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Alarm system repaired after fire officials found it to be non-functioning after crews responded to small blaze Friday

PHOTO COURTESY OF COLUMBIA RIVER FIRE AND RESCUE - Columbia River Fire and Rescue crews responded to a small commerical fire at Motel 6 on Friday afternoon. After responding to the call, firefighters discovered the building's alarm system was not functioning properly. UPDATED 12/14/17: A motel in St. Helens was on a 24-hour fire watch last weekend after firefighters discovered alarm activation systems in the building were not working.

Columbia River Fire and Rescue crews were dispatched to Motel 6, 535 Columbia River Highway, on Friday afternoon at 1:38 p.m. when a fire started on a second-floor walkway of the building.

The Dec. 8 fire broke out when a discarded cigarette butt landed between the second-floor concrete walkway and a soffit, according to information from CRFR Division Chief Ian O'Connor.

Residents at the site contained the fire using a garden hose, O'Connor said. The Motel 6 residents also discovered the building's pull-station alarms and detection systems were not working at the time of the fire.

"A resident pulled the closest alarm but it did not activate," O'Connor stated in an email to the Spotlight. "We tested other alarms throughout the building and found the entire system to be not working."

Scappoose Fire District Division Chief and Fire Marshal Jeff Pricher worked with the building owner to fix the system, O'Connor explained. The building was operating under a 24-hour fire watch until Monday night, Dec. 11, when Pricher said he inspected the building and the fire alarm system was back in working order.

A fire watch requires two people to be on site — one monitoring the building's common areas to look for fire and the other positioned near a switch to activate the alarm system. The fire district and the building owner contractually agree to follow the procedures until the alarm system is fully repaired, O'Connor explained.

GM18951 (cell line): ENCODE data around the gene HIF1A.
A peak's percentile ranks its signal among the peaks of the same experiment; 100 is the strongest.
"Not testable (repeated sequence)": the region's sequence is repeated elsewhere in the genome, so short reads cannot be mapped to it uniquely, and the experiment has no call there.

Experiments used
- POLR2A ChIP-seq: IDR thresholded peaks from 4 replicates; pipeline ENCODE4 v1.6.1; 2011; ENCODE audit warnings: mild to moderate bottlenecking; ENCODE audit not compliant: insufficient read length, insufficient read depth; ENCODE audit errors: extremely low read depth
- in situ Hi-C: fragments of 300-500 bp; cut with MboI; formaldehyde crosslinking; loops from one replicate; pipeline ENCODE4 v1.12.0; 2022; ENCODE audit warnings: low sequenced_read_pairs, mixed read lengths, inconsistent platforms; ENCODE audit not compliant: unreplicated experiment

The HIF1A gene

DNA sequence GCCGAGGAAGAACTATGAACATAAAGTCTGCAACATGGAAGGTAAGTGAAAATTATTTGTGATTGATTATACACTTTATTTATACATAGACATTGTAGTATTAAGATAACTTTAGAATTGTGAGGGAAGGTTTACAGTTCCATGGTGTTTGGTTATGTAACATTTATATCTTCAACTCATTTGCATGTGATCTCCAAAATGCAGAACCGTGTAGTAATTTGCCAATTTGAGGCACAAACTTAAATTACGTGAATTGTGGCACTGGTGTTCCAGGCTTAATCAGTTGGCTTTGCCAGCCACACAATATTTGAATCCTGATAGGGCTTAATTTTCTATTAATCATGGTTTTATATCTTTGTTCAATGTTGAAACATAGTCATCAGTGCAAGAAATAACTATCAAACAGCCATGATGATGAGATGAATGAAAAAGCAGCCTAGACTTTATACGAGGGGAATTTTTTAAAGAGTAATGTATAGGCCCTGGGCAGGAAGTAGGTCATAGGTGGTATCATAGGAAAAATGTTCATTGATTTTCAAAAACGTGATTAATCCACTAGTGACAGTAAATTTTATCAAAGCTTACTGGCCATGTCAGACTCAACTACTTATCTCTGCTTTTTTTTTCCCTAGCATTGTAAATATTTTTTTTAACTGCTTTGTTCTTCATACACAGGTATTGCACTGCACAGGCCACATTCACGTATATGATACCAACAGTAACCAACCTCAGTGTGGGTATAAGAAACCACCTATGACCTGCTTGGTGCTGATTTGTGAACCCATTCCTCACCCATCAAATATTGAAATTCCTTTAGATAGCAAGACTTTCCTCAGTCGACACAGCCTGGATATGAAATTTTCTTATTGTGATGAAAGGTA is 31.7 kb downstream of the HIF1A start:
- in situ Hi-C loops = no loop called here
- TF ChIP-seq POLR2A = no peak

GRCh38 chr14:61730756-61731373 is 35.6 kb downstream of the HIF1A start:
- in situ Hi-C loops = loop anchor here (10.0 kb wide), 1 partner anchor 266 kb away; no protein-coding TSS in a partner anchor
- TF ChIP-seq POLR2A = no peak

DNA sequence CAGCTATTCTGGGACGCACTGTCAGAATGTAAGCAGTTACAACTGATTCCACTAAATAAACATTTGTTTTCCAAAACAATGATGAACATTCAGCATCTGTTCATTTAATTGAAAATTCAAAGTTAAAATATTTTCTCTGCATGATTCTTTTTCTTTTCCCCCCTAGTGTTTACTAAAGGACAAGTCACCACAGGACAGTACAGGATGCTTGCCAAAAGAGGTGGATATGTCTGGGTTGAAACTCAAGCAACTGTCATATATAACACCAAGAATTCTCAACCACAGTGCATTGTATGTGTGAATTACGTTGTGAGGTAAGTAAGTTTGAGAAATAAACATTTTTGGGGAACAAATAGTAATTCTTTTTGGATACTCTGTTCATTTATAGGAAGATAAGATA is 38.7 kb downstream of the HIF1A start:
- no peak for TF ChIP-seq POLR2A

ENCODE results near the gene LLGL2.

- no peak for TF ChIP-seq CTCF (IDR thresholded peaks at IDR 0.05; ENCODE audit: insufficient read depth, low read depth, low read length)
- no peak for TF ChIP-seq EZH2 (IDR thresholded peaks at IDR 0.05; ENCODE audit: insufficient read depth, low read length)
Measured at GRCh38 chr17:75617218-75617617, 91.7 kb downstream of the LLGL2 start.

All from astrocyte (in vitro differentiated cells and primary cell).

Failure to maintain the watch could have resulted in an order to vacate the building. Pricher said the activity logs were audited daily by fire officials during the three-day period to make sure they were properly maintained.

The motel, which previously operated at America's Value Village Inn, was sold to new owners in September and now operates as a Motel 6. Pricher said neither the owners of the building nor the fire district were aware that manual pull stations throughout the building did not work until they responded to the call last week.

Fire officials recently worked with property owners at Woodland Trails Apartments in St. Helens to remedy a similar situation, Pricher added, but that fire watch period lasted months while the building underwent a remodel.

Pricher said the fire district will not be issuing a citation in this instance because of the recent transaction and the quick willingness of the property owner to fix the system.

"Because of the rather short time between the purchase of this property and when this incident occurred we are allowing a bit of latitude for the property owner due to their compliance and swift action when notified of the deficiency," Pricher stated. "It is the goal of the fire district and the fire code to make reasonable accommodations to keep our businesses open and operational with the priority of maintaining the safety of the residents and guests."

After the fire, one person was evaluated for smoke inhalation as a result, but was not transported to the hospital. Three people who lived in two separate units at the motel, which offers short- and long-term residency, were displaced and provided temporary housing, O'Connor said.

Editor's note: The motel, which previously operated at America's Value Village Inn, was sold to new owners in September and now operates as a Motel 6.

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